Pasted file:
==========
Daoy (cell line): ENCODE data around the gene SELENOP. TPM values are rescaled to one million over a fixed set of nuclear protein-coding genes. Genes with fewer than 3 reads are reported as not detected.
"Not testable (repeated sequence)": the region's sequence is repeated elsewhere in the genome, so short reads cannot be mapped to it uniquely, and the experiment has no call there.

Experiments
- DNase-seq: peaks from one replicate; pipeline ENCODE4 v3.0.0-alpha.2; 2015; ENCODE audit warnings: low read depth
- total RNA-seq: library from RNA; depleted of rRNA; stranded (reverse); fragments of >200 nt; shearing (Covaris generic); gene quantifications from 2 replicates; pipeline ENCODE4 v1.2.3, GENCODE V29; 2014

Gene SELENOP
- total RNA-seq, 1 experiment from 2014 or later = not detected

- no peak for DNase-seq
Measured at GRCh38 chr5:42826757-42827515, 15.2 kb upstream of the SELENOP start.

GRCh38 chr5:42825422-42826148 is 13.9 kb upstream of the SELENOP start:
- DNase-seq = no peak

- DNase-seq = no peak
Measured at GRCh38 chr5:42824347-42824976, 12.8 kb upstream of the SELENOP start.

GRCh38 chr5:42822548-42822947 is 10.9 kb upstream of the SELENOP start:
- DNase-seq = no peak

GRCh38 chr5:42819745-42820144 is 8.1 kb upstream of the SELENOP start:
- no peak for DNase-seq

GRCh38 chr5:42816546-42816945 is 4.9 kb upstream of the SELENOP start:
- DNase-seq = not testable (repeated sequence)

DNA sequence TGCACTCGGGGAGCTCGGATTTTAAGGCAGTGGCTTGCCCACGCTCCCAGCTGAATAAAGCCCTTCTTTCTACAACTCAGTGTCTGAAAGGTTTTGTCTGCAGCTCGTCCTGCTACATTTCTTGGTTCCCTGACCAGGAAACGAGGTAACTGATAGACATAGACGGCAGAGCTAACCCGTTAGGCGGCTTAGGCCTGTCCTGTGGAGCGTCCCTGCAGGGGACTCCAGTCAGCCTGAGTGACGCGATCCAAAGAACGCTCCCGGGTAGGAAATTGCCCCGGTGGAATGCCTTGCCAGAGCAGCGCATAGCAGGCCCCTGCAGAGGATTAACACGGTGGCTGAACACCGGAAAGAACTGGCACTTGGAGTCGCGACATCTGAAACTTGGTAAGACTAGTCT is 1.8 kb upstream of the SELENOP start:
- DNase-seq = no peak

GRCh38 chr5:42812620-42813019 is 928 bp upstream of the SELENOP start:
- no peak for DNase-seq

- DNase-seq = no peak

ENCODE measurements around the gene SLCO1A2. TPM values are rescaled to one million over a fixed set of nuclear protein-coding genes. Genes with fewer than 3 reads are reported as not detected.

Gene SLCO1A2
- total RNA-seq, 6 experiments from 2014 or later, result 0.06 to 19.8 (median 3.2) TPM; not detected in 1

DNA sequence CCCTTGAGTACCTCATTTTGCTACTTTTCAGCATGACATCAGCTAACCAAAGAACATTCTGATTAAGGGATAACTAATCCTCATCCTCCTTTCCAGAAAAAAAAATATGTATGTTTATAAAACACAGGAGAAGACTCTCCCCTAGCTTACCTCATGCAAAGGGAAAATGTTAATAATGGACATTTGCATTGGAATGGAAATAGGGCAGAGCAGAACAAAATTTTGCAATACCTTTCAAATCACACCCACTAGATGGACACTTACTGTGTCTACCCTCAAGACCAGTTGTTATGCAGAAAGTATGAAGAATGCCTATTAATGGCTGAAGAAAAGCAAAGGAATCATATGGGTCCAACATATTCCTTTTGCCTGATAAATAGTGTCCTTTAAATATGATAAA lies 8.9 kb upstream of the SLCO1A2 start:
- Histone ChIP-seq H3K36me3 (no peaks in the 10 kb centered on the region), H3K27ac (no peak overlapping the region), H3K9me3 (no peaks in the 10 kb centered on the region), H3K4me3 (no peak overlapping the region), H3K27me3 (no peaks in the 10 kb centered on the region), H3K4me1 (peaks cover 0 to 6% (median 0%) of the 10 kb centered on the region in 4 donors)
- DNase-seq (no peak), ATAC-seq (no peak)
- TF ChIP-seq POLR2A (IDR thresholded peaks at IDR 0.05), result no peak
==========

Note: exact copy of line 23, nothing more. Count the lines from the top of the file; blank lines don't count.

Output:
- no peak for DNase-seq